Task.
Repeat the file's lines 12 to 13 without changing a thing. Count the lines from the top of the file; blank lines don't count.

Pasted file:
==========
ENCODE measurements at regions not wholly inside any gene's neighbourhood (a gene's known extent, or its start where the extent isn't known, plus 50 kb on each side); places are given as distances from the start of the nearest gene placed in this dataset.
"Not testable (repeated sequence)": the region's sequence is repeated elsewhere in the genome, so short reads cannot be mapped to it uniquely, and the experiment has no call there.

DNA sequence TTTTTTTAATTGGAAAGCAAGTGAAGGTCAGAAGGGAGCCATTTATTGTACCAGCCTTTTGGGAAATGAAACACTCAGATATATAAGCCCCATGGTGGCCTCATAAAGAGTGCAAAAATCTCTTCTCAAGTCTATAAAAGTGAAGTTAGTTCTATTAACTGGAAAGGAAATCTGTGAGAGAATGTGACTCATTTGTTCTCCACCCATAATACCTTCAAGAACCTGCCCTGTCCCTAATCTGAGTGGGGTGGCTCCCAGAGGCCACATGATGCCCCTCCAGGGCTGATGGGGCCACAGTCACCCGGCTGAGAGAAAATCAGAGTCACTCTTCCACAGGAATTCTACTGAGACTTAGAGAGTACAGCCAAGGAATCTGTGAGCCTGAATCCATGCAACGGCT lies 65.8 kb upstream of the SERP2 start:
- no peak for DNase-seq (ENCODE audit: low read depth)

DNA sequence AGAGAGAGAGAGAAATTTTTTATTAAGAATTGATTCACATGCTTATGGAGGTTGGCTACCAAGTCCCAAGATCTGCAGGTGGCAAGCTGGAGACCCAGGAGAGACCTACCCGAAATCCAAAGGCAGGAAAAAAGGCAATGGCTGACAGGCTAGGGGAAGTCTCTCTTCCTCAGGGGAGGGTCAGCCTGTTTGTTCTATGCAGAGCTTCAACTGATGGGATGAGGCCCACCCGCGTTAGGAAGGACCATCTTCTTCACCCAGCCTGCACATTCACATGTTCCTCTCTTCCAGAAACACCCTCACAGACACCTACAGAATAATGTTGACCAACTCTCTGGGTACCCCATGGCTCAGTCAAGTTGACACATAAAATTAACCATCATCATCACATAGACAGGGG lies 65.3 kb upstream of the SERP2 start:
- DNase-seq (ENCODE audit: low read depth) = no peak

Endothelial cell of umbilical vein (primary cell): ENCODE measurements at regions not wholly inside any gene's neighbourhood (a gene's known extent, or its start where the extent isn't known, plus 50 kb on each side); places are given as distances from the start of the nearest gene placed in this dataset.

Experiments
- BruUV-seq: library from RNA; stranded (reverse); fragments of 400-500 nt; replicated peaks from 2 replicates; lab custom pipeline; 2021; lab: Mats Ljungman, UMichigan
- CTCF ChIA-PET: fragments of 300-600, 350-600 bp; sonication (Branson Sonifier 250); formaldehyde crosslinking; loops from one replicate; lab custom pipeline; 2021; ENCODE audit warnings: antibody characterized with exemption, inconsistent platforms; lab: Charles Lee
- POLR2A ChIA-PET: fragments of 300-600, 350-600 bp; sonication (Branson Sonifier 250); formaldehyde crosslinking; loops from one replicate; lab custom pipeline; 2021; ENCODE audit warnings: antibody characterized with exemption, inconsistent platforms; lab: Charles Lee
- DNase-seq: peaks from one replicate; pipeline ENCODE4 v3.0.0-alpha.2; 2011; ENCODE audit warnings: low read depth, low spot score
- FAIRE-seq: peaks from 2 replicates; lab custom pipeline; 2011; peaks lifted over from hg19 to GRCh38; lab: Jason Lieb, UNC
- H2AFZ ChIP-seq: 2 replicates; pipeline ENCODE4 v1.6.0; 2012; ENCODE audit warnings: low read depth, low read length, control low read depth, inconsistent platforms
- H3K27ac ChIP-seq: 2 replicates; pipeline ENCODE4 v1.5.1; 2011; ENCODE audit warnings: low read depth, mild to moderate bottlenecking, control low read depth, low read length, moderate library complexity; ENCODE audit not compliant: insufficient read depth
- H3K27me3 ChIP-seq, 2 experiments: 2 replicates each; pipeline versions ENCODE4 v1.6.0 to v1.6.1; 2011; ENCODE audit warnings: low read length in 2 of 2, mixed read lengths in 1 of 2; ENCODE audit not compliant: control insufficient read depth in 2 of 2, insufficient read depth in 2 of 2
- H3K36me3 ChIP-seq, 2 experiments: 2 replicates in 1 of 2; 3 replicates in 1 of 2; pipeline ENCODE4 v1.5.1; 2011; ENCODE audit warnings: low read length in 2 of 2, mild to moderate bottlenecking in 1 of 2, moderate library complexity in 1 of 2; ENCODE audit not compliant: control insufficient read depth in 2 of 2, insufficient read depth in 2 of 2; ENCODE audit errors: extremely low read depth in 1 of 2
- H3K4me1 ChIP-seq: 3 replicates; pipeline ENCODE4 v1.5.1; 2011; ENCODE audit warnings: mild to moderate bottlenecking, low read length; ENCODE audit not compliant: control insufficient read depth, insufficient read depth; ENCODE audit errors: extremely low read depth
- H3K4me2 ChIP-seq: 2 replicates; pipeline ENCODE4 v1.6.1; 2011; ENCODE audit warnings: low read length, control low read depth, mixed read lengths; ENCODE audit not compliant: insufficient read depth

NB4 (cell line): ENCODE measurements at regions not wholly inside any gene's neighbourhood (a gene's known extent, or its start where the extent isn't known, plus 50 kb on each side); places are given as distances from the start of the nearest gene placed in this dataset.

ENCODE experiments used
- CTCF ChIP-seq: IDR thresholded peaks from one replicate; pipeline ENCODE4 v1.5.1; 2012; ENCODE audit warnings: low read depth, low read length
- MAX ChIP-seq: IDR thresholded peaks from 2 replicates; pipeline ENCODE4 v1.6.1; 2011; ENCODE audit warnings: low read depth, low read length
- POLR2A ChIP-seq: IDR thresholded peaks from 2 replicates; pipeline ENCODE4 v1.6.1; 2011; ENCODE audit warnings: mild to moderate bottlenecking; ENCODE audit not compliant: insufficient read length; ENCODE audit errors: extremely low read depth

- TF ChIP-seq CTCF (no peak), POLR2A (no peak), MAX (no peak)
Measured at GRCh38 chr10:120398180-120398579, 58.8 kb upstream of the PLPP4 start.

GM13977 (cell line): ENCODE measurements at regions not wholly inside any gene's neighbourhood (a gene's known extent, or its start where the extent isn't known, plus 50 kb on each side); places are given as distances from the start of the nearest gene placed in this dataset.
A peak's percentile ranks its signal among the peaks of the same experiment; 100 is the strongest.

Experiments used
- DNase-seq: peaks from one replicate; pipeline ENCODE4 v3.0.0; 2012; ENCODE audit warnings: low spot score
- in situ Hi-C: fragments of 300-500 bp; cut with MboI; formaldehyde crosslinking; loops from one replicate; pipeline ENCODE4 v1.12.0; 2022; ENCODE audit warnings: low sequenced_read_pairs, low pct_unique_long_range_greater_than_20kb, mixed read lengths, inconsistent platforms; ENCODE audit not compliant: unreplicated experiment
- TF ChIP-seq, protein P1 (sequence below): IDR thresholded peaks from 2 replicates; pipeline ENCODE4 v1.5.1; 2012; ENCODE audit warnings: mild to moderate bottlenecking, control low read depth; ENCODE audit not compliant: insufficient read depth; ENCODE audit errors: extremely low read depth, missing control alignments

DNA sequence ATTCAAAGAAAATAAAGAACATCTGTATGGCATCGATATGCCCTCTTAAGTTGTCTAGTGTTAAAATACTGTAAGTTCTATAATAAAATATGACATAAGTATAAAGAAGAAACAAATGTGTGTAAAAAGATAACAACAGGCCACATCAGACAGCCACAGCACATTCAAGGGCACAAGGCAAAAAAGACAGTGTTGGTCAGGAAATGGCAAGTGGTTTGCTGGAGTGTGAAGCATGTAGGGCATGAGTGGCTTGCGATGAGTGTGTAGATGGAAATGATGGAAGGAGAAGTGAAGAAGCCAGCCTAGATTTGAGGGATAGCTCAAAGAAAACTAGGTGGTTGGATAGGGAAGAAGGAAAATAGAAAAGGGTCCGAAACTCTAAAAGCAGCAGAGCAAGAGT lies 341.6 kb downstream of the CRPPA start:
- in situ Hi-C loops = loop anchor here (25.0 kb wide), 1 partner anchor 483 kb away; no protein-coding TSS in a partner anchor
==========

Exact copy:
- DNase-seq: peaks from one replicate; pipeline ENCODE4 v3.0.0-alpha.2; 2011; ENCODE audit warnings: low read depth, low spot score
- FAIRE-seq: peaks from 2 replicates; lab custom pipeline; 2011; peaks lifted over from hg19 to GRCh38; lab: Jason Lieb, UNC